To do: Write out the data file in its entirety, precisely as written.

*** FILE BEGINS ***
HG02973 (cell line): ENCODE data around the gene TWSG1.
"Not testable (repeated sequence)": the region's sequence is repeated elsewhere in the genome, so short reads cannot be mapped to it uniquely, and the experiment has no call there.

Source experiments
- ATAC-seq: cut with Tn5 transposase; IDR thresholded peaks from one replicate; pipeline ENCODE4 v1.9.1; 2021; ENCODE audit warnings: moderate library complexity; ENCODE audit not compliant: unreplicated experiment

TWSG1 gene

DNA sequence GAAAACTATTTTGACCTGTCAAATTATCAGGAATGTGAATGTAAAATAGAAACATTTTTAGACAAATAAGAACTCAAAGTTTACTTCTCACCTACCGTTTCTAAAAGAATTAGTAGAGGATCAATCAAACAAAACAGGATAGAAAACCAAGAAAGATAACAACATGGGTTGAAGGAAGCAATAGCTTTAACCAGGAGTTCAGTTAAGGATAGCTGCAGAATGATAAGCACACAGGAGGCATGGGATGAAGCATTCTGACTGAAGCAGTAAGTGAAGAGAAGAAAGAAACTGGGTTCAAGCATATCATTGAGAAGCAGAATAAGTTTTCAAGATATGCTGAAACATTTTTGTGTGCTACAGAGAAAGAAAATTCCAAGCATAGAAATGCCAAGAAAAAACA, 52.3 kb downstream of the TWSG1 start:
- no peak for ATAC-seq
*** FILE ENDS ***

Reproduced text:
HG02973 (cell line): ENCODE data around the gene TWSG1.
"Not testable (repeated sequence)": the region's sequence is repeated elsewhere in the genome, so short reads cannot be mapped to it uniquely, and the experiment has no call there.

Source experiments
- ATAC-seq: cut with Tn5 transposase; IDR thresholded peaks from one replicate; pipeline ENCODE4 v1.9.1; 2021; ENCODE audit warnings: moderate library complexity; ENCODE audit not compliant: unreplicated experiment

TWSG1 gene

DNA sequence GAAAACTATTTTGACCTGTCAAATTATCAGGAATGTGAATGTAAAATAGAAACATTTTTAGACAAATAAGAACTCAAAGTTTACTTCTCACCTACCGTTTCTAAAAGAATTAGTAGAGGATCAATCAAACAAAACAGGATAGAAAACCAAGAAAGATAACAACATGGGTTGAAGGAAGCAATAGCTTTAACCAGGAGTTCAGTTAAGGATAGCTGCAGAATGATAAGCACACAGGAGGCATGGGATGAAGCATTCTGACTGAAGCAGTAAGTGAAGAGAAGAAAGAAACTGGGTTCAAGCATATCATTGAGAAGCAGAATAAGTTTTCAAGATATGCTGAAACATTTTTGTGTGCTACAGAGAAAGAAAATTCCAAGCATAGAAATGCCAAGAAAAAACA, 52.3 kb downstream of the TWSG1 start:
- no peak for ATAC-seq